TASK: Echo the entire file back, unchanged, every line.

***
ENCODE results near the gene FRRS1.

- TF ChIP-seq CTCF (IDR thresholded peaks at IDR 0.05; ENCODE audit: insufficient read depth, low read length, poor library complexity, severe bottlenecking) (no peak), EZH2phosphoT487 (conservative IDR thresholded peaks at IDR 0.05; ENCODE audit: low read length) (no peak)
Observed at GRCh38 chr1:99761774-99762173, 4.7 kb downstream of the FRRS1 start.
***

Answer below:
ENCODE results near the gene FRRS1.

- TF ChIP-seq CTCF (IDR thresholded peaks at IDR 0.05; ENCODE audit: insufficient read depth, low read length, poor library complexity, severe bottlenecking) (no peak), EZH2phosphoT487 (conservative IDR thresholded peaks at IDR 0.05; ENCODE audit: low read length) (no peak)
Observed at GRCh38 chr1:99761774-99762173, 4.7 kb downstream of the FRRS1 start.